University of Minnesota Medical Students Testify Before Minnesota Legislature in Support of Bill Banning Conversion Therapy

Five U of M medical students testified before the House Human Services Policy Committee in support of a bill that would prohibit conversion therapy for children and vulnerable adults in Minnesota.

On January 18, the Minnesota House Human Services Policy Committee voted to move forward HF16, a bill written by Rep. Athena Hollins that would ban conversion therapy (the practice of attempting to change an individual's sexual orientation, gender identity or gender expression) for children and vulnerable adults. Among those testifying in support of the bill were University of Minnesota medical students Macie Darden, Katie Jeddeloh, Senait Judge-Yoakam, Sydney Lo and Austen Ott. The students say that the experience has shaped the way they think about their roles as future physicians.

“I’m going to take this with me going forward,” says Ott, “knowing that, as a future physician, I am in a position of privilege, and I should use that voice to advocate for my patients.”

Jeddeloh agrees, “LGBTQ advocacy is important to me, and being able to do it alongside my peers was really exciting. This provided an opportunity to think about what it means to be a physician and member of the LGBTQ community. I didn’t know how prevalent conversion therapy was in Minnesota, so that kicked me into gear to do whatever I can to help this bill pass.”

In Minnesota, there are currently 28 organizations that support or use conversion therapy, along with 86 therapists who conduct it. Of those 86, 34 are licensed.

“Patients subjected to conversion therapy are twice as likely to attempt suicide and two and half times more likely to have multiple suicide attempts within a year following conversion therapy,” states Lo. “There’s risk of self-hatred, anxiety, depression, self-harm.”

“There is no collective body or organization that has any supporting evidence or research that conversion therapy works or has any benefit,” Darden states.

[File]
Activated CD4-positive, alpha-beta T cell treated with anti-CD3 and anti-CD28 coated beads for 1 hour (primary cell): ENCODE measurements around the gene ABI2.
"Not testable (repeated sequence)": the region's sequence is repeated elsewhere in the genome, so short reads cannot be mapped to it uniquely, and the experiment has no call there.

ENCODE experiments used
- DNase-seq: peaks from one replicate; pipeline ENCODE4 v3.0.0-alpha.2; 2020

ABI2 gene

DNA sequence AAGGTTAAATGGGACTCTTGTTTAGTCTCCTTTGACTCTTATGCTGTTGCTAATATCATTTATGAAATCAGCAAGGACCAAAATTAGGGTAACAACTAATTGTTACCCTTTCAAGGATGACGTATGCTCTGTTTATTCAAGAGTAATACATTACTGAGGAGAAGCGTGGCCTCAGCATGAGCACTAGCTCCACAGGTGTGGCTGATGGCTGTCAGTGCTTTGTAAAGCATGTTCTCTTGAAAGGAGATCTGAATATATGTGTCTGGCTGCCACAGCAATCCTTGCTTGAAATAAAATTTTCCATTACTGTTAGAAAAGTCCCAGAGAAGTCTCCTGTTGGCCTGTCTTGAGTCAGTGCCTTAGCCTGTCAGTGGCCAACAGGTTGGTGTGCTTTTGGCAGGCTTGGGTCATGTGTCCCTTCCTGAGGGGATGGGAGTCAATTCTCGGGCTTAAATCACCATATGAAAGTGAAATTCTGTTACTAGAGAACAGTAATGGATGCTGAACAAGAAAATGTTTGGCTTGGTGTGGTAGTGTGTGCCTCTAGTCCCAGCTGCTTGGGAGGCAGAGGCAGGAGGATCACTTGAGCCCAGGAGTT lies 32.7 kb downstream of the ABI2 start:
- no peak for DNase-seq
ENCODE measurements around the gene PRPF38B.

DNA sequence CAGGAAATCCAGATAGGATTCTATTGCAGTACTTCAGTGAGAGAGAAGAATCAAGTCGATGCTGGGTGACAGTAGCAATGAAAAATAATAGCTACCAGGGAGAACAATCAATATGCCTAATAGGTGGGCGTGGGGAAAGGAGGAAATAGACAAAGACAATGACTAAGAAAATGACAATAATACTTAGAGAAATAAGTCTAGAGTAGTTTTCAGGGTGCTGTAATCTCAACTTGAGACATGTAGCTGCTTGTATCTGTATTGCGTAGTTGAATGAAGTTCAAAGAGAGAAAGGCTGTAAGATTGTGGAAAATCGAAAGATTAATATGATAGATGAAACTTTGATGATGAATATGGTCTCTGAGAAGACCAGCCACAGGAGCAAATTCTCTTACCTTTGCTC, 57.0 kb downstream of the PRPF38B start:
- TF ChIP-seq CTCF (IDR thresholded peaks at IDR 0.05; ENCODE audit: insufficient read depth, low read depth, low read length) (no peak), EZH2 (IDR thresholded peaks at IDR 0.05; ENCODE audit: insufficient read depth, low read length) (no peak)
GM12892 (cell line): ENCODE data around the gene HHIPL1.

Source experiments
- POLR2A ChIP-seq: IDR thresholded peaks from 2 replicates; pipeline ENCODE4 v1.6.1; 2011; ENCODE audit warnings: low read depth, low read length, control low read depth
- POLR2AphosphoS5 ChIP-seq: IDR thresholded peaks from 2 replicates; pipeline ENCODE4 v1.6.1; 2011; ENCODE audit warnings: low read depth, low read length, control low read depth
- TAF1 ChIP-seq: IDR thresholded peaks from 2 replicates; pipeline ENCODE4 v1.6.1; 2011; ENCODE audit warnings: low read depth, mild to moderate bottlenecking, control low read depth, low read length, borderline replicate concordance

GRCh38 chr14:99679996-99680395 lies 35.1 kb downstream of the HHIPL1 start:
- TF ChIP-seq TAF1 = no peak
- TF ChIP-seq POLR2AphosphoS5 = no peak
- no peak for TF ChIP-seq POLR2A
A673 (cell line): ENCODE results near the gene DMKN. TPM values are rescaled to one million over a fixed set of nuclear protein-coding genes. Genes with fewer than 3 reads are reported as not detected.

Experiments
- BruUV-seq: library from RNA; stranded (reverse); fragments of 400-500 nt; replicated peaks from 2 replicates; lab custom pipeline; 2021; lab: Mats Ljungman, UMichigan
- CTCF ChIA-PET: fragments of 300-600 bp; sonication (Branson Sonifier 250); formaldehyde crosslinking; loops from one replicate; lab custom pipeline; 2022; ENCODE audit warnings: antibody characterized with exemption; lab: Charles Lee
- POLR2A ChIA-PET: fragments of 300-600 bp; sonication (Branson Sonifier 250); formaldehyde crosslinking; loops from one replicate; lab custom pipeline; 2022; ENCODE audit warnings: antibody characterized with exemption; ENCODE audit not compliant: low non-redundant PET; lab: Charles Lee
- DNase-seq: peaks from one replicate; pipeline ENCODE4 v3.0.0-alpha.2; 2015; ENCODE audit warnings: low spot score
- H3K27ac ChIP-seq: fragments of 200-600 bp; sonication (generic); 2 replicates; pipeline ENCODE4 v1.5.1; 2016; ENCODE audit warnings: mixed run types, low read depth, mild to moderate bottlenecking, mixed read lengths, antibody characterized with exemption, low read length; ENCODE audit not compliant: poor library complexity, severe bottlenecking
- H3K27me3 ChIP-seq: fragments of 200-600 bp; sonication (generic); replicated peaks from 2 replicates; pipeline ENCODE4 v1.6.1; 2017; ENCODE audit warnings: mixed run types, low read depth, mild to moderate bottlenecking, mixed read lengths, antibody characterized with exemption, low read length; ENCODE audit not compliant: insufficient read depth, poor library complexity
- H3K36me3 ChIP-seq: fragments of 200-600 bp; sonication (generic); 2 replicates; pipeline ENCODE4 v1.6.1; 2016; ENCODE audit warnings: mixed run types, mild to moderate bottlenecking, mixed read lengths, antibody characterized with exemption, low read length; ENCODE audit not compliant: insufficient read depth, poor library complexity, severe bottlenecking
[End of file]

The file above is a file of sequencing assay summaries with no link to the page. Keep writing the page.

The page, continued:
The students chose to take a stand to advocate for their community and future patients, and the experience was powerful.

“It felt very empowering as a trans person to be able to speak to the effects of conversion and work together with the legislators who are in support of this bill, one of whom is Rep. Leigh Finke, who is a trans woman herself,” Ott says.

“It was so empowering,” agrees Lo. “I’m an MS2, so I have yet to work with patients in an extensive way. This was my first time fighting for public good and public health and representing the field of medicine.”

However, the experience came with frustration and reminders of work still to be done.

“We were there to discuss a bill that would protect children and vulnerable adults, and the people opposing the bill constantly tried to change the topic,” explains Darden. “I left feeling shocked by the amount of misinformation that takes time away from what is true and what is evidence-based.”

Jeddeloh adds, “I was on the verge of tears a few times from testimony from my peers but also frustration.”

From here, the bill will move to other House committees and, if successful, the Senate before it becomes law. The students plan to stay engaged and encourage others to get involved, as well.

“It’s as easy as watching online to see what bills are going through committees,” explains Ott. “You can email the clerk of the committee to get your name on to testify.”

All of the students feel that advocacy will be an important part of their future careers.

“That’s part of our oath,” says Lo, “to do no harm and try to do the best for everyone.”